Obama vs. Romney in Arabic
For years, the Arabic press promoted the conspiracy that Jews fixed U.S. elections. That’s changing.
Ubaydli’s ideas are not new to ruling elites in the Gulf who read Al-Watan. To the extent Gulf rulers use such tools like oil-price fixing, as Saudis have in the past, they would probably put them at the service of the Republican Party. “There is a broad consensus here that Romney would be better for us,” Abdullah Elmadani, a royalist intellectual in Bahrain with ties to the monarchy, told me. Elmadani noted the Gulf sheikhs’ enduring gratitude to Republicans for liberating Kuwait, their hawkish stand on Iran (known thanks to Wikileaks cables), thinly veiled anger at the Obama Administration for abandoning Egyptian president Hosni Mubarak last year, and sympathy for the plight of Syria’s rebels. Yet Gulf rulers’ internal deliberations are notoriously opaque, which invites speculation as to why the Bahraini kingdom would allow Ubaydli’s piece to run in a newspaper it controls. Perhaps it amounts to a warning of sorts.
But while elites in the Gulf favor Romney, others in the region prefer the incumbent. Speaking on condition of anonymity, a senior Brotherhood source told me that the movement’s affiliates in the United States understandably regret their support for George W. Bush in 2000 and recognize that their unpopularity among Americans means that any expression of support by the Brotherhood for a given candidate would only hurt him. Nonetheless, R’hayyil Gharaibeh, chief of the Jordanian Muslim Brotherhood’s political bureau, told me his preference: “Of course Obama is better,” he said. “He is a big improvement on Bush in terms of the tone of his rhetoric and his decision to withdraw troops from Iraq and Afghanistan.” My sense from travel and reporting in North Africa and the Middle East since the Arab Spring is that most Arab Muslims share Gharaibeh’s preference to see Obama win this November—and that some will find ways to say as much in English in the remaining weeks of the campaign.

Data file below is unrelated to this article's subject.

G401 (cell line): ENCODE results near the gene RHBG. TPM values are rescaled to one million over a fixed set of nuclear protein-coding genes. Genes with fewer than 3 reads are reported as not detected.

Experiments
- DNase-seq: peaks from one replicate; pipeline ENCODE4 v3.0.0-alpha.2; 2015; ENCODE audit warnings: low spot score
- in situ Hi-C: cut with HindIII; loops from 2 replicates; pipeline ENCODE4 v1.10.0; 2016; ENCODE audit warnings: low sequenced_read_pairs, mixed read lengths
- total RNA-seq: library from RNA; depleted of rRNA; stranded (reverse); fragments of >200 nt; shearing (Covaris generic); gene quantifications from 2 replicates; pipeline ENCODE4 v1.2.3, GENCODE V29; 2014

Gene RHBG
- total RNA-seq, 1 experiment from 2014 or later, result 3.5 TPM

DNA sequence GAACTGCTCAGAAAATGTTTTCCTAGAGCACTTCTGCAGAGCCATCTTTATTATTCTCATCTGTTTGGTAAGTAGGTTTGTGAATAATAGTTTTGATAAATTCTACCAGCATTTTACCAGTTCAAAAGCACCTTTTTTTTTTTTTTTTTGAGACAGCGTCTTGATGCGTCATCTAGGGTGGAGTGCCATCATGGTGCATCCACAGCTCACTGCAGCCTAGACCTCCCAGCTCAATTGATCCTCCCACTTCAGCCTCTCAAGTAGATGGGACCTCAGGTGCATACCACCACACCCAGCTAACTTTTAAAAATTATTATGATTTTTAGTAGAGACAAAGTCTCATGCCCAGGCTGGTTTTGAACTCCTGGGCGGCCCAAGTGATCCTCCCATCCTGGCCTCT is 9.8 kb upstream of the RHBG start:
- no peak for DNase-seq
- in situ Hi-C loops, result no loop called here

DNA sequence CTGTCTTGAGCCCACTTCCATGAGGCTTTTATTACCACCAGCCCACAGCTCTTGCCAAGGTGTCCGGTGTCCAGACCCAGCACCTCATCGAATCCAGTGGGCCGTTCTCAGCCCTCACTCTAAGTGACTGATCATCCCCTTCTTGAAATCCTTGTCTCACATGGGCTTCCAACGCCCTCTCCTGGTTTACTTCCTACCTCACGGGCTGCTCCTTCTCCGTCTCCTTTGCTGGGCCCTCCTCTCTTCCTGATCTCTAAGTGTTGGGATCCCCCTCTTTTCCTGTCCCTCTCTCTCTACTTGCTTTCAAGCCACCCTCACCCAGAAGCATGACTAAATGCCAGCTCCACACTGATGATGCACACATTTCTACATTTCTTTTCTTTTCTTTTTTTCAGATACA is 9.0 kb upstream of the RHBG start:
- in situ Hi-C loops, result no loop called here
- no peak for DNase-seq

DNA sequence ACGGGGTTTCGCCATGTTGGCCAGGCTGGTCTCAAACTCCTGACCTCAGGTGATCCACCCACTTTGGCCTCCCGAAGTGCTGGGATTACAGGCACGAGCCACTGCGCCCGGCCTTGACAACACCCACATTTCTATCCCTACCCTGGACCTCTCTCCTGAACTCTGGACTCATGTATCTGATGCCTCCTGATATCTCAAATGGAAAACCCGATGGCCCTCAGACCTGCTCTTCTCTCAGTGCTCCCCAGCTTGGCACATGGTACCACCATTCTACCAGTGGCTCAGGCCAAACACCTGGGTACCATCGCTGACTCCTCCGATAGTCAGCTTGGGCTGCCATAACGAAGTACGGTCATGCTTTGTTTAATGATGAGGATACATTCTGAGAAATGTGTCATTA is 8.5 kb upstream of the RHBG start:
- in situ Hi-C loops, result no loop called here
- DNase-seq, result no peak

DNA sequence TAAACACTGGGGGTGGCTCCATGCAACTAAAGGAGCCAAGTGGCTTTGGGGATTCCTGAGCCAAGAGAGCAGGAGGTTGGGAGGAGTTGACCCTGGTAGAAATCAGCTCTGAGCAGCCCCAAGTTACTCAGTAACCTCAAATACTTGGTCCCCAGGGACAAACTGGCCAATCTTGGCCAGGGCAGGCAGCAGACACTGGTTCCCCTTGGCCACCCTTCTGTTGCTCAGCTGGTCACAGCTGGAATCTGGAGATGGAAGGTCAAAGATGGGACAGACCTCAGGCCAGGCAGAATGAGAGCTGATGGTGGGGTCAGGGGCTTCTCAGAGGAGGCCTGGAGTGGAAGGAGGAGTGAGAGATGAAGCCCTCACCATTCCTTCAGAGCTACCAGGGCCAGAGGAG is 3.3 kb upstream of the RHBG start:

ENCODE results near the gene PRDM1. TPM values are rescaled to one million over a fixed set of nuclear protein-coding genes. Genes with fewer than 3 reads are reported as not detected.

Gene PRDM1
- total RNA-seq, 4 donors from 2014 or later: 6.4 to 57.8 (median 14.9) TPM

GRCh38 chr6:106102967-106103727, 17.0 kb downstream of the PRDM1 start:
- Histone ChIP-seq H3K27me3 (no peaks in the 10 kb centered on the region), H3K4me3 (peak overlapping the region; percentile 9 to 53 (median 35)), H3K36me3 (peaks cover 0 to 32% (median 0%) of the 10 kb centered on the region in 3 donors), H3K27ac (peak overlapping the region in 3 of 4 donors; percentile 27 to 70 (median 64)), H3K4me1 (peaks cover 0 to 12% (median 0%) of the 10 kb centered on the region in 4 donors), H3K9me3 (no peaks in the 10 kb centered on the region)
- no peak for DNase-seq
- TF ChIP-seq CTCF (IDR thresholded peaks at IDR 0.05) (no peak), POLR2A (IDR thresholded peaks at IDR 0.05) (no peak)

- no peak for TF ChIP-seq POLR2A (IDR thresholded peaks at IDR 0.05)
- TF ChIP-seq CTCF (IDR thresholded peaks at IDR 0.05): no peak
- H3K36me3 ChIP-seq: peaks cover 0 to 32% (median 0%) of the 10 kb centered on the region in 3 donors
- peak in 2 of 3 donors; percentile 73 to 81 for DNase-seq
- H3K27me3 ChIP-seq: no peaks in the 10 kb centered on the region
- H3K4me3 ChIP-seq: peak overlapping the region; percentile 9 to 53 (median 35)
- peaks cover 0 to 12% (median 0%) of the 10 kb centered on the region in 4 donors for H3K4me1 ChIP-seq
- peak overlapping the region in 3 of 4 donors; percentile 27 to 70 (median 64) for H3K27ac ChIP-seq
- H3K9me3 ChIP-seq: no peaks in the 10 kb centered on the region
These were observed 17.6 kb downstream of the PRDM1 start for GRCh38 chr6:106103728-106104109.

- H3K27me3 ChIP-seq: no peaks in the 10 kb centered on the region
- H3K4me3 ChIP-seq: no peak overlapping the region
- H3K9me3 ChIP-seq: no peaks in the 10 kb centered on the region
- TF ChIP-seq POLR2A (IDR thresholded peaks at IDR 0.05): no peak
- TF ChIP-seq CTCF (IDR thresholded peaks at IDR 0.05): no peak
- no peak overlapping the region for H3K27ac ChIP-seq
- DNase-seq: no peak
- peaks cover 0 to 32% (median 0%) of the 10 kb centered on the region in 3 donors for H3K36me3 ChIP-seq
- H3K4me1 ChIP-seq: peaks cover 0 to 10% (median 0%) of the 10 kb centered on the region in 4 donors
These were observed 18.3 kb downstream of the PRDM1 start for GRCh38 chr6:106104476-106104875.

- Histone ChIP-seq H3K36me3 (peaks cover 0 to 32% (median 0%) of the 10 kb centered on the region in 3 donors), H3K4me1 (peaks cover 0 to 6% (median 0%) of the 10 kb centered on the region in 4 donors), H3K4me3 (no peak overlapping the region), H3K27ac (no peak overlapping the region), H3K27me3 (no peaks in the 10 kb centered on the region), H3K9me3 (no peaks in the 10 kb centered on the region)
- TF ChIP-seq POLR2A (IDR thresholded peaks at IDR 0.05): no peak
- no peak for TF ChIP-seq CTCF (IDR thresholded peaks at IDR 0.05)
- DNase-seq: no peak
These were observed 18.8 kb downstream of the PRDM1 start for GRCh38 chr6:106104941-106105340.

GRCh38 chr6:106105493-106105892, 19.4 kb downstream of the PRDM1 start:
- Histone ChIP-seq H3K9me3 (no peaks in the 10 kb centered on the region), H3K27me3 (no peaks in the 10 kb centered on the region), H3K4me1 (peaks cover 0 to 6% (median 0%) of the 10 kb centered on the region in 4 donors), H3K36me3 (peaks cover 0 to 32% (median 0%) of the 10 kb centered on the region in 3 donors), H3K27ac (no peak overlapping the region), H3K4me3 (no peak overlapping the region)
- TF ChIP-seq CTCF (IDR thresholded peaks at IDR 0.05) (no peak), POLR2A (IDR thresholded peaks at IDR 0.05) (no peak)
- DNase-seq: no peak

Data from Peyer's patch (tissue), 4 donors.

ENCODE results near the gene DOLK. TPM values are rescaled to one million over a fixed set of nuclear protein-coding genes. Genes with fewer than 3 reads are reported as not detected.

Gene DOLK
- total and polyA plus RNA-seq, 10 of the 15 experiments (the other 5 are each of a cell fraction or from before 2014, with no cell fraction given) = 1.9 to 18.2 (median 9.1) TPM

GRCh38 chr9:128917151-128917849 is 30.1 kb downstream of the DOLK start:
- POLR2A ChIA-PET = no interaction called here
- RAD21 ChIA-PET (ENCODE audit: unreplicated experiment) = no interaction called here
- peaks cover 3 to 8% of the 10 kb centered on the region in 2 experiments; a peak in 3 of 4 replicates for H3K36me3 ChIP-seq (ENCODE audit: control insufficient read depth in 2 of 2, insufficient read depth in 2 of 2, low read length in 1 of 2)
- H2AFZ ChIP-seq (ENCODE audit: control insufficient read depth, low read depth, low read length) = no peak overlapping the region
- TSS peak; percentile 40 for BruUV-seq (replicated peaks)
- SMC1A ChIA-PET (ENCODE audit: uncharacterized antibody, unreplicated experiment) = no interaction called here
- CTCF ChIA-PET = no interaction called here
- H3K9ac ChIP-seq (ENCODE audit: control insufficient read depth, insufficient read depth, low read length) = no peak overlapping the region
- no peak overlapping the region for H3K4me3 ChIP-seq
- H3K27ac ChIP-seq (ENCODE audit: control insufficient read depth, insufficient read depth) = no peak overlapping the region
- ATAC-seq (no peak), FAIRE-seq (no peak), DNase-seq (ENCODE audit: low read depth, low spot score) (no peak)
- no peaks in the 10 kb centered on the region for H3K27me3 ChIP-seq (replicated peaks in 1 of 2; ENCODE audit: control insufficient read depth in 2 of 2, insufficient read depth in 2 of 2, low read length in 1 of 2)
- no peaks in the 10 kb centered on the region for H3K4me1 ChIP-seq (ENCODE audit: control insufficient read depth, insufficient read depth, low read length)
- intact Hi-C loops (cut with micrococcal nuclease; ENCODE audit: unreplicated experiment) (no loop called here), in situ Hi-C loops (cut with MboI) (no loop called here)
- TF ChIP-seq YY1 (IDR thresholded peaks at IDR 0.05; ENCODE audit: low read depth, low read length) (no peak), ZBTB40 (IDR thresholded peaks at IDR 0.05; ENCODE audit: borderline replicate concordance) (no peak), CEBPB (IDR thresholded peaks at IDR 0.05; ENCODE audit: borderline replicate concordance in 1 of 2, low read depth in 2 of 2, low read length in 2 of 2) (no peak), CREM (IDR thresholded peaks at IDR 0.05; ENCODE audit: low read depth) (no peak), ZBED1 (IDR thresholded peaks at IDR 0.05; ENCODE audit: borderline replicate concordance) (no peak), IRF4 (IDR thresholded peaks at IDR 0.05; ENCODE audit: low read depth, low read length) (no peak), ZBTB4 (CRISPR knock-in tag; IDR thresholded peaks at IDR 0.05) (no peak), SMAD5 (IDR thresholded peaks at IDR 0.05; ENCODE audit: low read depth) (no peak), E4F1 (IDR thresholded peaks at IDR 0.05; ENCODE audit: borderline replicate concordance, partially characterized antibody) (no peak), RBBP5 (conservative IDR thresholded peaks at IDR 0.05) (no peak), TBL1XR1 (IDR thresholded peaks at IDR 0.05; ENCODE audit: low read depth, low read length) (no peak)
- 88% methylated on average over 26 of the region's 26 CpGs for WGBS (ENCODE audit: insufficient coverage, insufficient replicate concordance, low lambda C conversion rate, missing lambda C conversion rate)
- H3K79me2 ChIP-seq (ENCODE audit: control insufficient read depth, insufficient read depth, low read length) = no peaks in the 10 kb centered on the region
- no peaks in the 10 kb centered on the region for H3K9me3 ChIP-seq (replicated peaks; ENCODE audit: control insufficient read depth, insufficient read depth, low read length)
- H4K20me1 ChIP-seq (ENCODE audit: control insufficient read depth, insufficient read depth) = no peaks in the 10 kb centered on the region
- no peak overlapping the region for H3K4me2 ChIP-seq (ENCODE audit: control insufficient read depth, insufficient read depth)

Arabs’ growing recognition that American power is fluid probably owes something to the novelty of free elections in Egypt, Libya, and Tunisia. The natural human tendency to project one’s own reality onto others means that a person living under tyranny would be more likely to believe that America, too, is unfree—whereas newly liberated societies can more easily reexamine the United States with an open mind. Last month’s tragedy in Libya reminded Americans how little even a superpower can do to affect the course of distant peoples. Yet the reverberations of our domestic politics in the Arab world this season demonstrate that the power of our example may have a greater impact than we know.
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Judith Butler is the perfect recipient for a prize named after the patron saint of obfuscation